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  • Becoming Sui Sin Far: Early Fiction, Journalism, and Travel Writing by Edith Maude Eaton ed. by Mary Chapman
  • Hsuan L. Hsu
Becoming Sui Sin Far: Early Fiction, Journalism, and Travel Writing by Edith Maude Eaton. Ed. Mary Chapman. Montreal and Kingston: McGill-Queen’s University Press, 2016. lxxvi + 274 pp. $110 cloth/ $34.95 paper.

Until recently, readers of Edith Maude Eaton, also known as Sui Sin Far, have focused on the Chinatown-oriented fiction collected in Mrs. Spring Fragrance (1912), along with a handful of nonfiction essays and sketches. On the basis of these works, critics have established Eaton as an important antecedent for Asian diasporic mixed-race literatures as well as a sophisticated practitioner of literary regionalism, sentimental fiction, journalism, and memoir. Building on both earlier scholarship and her own extensive archival research, Mary Chapman’s Becoming Sui Sin Far presents a broader picture of Eaton’s career—a corpus of more than 260 texts (carefully documented in a comprehensive, chronological bibliography of Eaton’s known works) that goes far beyond American Chinatowns and encompasses multiple and heterogeneous communities in (and in between) Canada, Jamaica, China, and the United States. Presenting dozens of newly discovered works that Eaton authored under a range of identities (from “Edith Eaton” and “E. E.” to “Fire Fly,” “Sui Seen Far,” and the male merchant “Wing Sing”), Chapman’s collection will shift how scholars understand Eaton’s experiments with the transgression of national, racial, formal, sexual, and gender boundaries.

In the volume’s introduction, Chapman provides an invaluable overview of Eaton’s biography, the “expanded oeuvre” of her previously uncollected writings, and major trends in the critical reception of her work (xxii). The introduction complements scholarly assessments of Eaton’s cosmopolitanism and her cross-racial analogies with Chapman’s striking discoveries about Eaton’s family history: for example, her mother, Achuen Amoy, had previously traveled [End Page 399] to England and the United States as a child performer in a touring troupe of Chinese acrobats, and her father was a “‘kingpin’” among the Montreal-based smugglers who transported Chinese across the border into the United States (xxvi). Eaton’s own experiences as a mixed-race, diasporic journalist moving among Canada, Jamaica, and the United States while frequently writing about China inform Chapman’s assessment of her early work, which shows “incredible diversity in terms of genre, venue of publication, subject matter, style, and assumed audience” (xxi). Among other things, the previously uncollected writings demonstrate Eaton’s exceptional versatility as a professional writer producing work for “a far wider range of publications than has previously been acknowledged” (xxi); these works “[challenge] the presumed centrality of China and Chinatowns to Eaton’s work” (xxii), highlight “the significance of her career as an early woman journalist” (xxiii), and showcase “Eaton’s efforts to examine racial identities beyond the Chinese” (xxiii). These writings will provide new evidence for scholars interested in the themes of transnational circulation and cross-racial affiliations in both Eaton’s work and her personal development. For Chapman, smuggling in Eaton’s journalism, family history, and fiction becomes a trope for a sensibility oriented toward surreptitious border crossing—or toward subjects positioned between and across normative identities:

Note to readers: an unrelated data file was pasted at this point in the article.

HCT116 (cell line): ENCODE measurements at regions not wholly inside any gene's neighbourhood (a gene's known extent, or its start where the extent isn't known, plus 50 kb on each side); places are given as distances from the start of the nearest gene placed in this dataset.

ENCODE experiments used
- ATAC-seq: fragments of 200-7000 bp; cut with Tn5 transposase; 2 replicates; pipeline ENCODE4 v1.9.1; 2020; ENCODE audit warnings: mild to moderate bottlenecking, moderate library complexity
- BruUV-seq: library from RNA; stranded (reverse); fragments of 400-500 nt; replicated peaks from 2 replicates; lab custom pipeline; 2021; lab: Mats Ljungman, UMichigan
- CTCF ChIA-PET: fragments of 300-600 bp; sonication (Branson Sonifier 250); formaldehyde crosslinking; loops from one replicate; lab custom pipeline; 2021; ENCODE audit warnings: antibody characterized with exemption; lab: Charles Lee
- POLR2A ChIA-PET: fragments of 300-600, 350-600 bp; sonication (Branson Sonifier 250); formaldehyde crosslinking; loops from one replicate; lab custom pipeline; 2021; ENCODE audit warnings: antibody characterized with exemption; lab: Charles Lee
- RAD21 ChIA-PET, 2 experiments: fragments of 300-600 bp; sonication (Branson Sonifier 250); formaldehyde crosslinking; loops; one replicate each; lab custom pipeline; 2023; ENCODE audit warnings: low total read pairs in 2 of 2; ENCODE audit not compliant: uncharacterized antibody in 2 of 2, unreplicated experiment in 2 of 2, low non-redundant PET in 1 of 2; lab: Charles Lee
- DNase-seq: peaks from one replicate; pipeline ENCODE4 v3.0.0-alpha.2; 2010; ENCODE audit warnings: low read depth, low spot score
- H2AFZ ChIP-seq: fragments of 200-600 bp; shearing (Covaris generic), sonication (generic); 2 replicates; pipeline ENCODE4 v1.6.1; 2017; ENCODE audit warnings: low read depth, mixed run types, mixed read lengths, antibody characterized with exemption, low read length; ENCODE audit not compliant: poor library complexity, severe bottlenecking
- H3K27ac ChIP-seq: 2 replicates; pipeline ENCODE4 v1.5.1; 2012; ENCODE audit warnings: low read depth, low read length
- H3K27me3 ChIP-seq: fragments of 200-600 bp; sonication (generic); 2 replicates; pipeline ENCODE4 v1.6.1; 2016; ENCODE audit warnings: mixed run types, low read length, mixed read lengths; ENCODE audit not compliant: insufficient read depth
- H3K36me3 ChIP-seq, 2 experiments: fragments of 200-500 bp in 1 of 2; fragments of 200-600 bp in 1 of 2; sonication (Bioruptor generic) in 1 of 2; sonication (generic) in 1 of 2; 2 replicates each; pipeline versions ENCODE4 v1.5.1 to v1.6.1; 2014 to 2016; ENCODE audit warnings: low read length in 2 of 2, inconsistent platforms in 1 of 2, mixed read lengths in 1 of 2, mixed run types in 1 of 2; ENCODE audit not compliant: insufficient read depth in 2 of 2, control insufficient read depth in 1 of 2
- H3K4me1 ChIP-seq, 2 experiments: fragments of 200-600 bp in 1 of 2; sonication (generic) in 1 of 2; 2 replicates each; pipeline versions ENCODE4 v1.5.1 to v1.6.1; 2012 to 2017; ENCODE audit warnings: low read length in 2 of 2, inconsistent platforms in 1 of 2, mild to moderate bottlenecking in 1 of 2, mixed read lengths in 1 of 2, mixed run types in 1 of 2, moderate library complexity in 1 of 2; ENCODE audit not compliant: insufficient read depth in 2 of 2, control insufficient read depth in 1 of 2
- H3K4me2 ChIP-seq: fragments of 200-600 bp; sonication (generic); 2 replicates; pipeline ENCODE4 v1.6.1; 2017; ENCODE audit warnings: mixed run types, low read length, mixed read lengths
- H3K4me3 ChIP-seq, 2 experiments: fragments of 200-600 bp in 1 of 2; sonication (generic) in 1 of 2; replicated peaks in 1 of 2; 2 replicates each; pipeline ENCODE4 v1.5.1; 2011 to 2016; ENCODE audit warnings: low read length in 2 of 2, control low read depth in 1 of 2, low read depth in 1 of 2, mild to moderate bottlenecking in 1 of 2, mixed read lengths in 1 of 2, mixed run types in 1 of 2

The diverse historical and fictional characters whose stories Eaton tells yearn for flexible subject positions that can encompass their complex racial, ethnic, legal, gender, sexual, religious, and class identities, whether they are Chinese immigrants struggling to fit into North American society, North American–born Chinese juggling inherited cultural traditions and the traditions of the society in which they live, the mixed-race individuals with whom Eaton most identifies, or multicultural/multinational individuals whose genealogies and lived experiences complicate their senses of self.


Becoming Sui Sin Far traces Eaton’s development across what Chapman calls the first phase of her career—“a period of authorial experimentation between 1888, when Eaton’s earliest known publications began to appear in Montreal newspapers and magazines, and about 1898, when, after having tried out Sue Seen Far, Sui Seen Far, and Sui Sin Fah, she committed to spelling her new pen name Sui Sin Far” (xxviii). The book’s first section reproduces some of Eaton’s earliest known works...


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pp. 399-401
Launched on MUSE
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